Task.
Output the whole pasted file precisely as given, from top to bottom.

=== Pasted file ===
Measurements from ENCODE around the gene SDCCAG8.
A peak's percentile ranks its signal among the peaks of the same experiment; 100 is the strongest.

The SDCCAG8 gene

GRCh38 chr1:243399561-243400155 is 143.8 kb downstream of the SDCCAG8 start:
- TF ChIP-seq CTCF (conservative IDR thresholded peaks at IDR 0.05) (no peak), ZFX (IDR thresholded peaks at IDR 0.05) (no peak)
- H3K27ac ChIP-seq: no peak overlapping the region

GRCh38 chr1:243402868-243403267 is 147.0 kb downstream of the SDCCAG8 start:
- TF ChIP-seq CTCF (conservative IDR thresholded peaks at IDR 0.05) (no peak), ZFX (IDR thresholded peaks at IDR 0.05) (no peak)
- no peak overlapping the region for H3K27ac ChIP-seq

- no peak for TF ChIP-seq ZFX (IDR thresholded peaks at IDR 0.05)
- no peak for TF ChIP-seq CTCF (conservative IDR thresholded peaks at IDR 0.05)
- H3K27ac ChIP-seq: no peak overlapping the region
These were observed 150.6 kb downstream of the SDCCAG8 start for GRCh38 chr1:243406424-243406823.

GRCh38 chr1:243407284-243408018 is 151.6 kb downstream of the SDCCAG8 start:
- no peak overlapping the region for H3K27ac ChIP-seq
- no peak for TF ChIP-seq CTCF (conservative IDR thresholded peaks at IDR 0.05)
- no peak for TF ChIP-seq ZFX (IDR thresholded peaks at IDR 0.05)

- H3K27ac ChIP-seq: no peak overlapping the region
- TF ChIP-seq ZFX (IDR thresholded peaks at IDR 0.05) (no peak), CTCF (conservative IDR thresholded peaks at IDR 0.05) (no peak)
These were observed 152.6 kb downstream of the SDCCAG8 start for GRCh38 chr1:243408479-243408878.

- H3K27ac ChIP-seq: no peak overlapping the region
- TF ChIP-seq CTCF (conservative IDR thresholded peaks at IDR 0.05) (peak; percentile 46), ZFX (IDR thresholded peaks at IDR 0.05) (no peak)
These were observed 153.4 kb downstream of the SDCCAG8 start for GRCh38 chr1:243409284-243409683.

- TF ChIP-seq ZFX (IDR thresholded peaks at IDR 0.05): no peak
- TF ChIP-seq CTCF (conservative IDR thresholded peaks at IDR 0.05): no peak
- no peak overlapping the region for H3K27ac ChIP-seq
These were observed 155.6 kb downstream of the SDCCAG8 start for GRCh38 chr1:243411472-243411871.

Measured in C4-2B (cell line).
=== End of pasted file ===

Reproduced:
Measurements from ENCODE around the gene SDCCAG8.
A peak's percentile ranks its signal among the peaks of the same experiment; 100 is the strongest.

The SDCCAG8 gene

GRCh38 chr1:243399561-243400155 is 143.8 kb downstream of the SDCCAG8 start:
- TF ChIP-seq CTCF (conservative IDR thresholded peaks at IDR 0.05) (no peak), ZFX (IDR thresholded peaks at IDR 0.05) (no peak)
- H3K27ac ChIP-seq: no peak overlapping the region

GRCh38 chr1:243402868-243403267 is 147.0 kb downstream of the SDCCAG8 start:
- TF ChIP-seq CTCF (conservative IDR thresholded peaks at IDR 0.05) (no peak), ZFX (IDR thresholded peaks at IDR 0.05) (no peak)
- no peak overlapping the region for H3K27ac ChIP-seq

- no peak for TF ChIP-seq ZFX (IDR thresholded peaks at IDR 0.05)
- no peak for TF ChIP-seq CTCF (conservative IDR thresholded peaks at IDR 0.05)
- H3K27ac ChIP-seq: no peak overlapping the region
These were observed 150.6 kb downstream of the SDCCAG8 start for GRCh38 chr1:243406424-243406823.

GRCh38 chr1:243407284-243408018 is 151.6 kb downstream of the SDCCAG8 start:
- no peak overlapping the region for H3K27ac ChIP-seq
- no peak for TF ChIP-seq CTCF (conservative IDR thresholded peaks at IDR 0.05)
- no peak for TF ChIP-seq ZFX (IDR thresholded peaks at IDR 0.05)

- H3K27ac ChIP-seq: no peak overlapping the region
- TF ChIP-seq ZFX (IDR thresholded peaks at IDR 0.05) (no peak), CTCF (conservative IDR thresholded peaks at IDR 0.05) (no peak)
These were observed 152.6 kb downstream of the SDCCAG8 start for GRCh38 chr1:243408479-243408878.

- H3K27ac ChIP-seq: no peak overlapping the region
- TF ChIP-seq CTCF (conservative IDR thresholded peaks at IDR 0.05) (peak; percentile 46), ZFX (IDR thresholded peaks at IDR 0.05) (no peak)
These were observed 153.4 kb downstream of the SDCCAG8 start for GRCh38 chr1:243409284-243409683.

- TF ChIP-seq ZFX (IDR thresholded peaks at IDR 0.05): no peak
- TF ChIP-seq CTCF (conservative IDR thresholded peaks at IDR 0.05): no peak
- no peak overlapping the region for H3K27ac ChIP-seq
These were observed 155.6 kb downstream of the SDCCAG8 start for GRCh38 chr1:243411472-243411871.

Measured in C4-2B (cell line).